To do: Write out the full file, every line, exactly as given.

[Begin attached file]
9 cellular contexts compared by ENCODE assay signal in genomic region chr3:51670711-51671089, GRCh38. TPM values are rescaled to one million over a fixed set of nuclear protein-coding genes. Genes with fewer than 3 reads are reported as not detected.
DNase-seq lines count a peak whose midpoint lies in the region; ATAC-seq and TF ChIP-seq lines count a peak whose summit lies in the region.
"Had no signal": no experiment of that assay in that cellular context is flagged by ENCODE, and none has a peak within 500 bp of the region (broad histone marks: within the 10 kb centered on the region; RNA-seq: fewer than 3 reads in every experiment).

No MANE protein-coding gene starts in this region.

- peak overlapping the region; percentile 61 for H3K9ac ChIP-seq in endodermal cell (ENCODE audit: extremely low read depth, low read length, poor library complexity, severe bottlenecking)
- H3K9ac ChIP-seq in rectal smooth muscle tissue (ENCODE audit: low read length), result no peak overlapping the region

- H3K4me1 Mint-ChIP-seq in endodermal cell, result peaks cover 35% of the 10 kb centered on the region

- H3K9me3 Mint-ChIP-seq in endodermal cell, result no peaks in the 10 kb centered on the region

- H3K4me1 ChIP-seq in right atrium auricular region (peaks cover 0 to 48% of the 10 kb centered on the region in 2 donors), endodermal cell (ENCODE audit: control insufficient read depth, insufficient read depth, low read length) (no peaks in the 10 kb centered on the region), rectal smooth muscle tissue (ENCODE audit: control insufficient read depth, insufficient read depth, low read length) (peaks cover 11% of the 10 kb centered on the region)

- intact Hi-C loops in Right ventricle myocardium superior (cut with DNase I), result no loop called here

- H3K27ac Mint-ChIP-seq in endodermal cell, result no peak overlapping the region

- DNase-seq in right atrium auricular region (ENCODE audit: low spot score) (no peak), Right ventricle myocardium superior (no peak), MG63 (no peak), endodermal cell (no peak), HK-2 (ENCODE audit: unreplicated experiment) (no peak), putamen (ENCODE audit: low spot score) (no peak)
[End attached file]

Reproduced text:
9 cellular contexts compared by ENCODE assay signal in genomic region chr3:51670711-51671089, GRCh38. TPM values are rescaled to one million over a fixed set of nuclear protein-coding genes. Genes with fewer than 3 reads are reported as not detected.
DNase-seq lines count a peak whose midpoint lies in the region; ATAC-seq and TF ChIP-seq lines count a peak whose summit lies in the region.
"Had no signal": no experiment of that assay in that cellular context is flagged by ENCODE, and none has a peak within 500 bp of the region (broad histone marks: within the 10 kb centered on the region; RNA-seq: fewer than 3 reads in every experiment).

No MANE protein-coding gene starts in this region.

- peak overlapping the region; percentile 61 for H3K9ac ChIP-seq in endodermal cell (ENCODE audit: extremely low read depth, low read length, poor library complexity, severe bottlenecking)
- H3K9ac ChIP-seq in rectal smooth muscle tissue (ENCODE audit: low read length), result no peak overlapping the region

- H3K4me1 Mint-ChIP-seq in endodermal cell, result peaks cover 35% of the 10 kb centered on the region

- H3K9me3 Mint-ChIP-seq in endodermal cell, result no peaks in the 10 kb centered on the region

- H3K4me1 ChIP-seq in right atrium auricular region (peaks cover 0 to 48% of the 10 kb centered on the region in 2 donors), endodermal cell (ENCODE audit: control insufficient read depth, insufficient read depth, low read length) (no peaks in the 10 kb centered on the region), rectal smooth muscle tissue (ENCODE audit: control insufficient read depth, insufficient read depth, low read length) (peaks cover 11% of the 10 kb centered on the region)

- intact Hi-C loops in Right ventricle myocardium superior (cut with DNase I), result no loop called here

- H3K27ac Mint-ChIP-seq in endodermal cell, result no peak overlapping the region

- DNase-seq in right atrium auricular region (ENCODE audit: low spot score) (no peak), Right ventricle myocardium superior (no peak), MG63 (no peak), endodermal cell (no peak), HK-2 (ENCODE audit: unreplicated experiment) (no peak), putamen (ENCODE audit: low spot score) (no peak)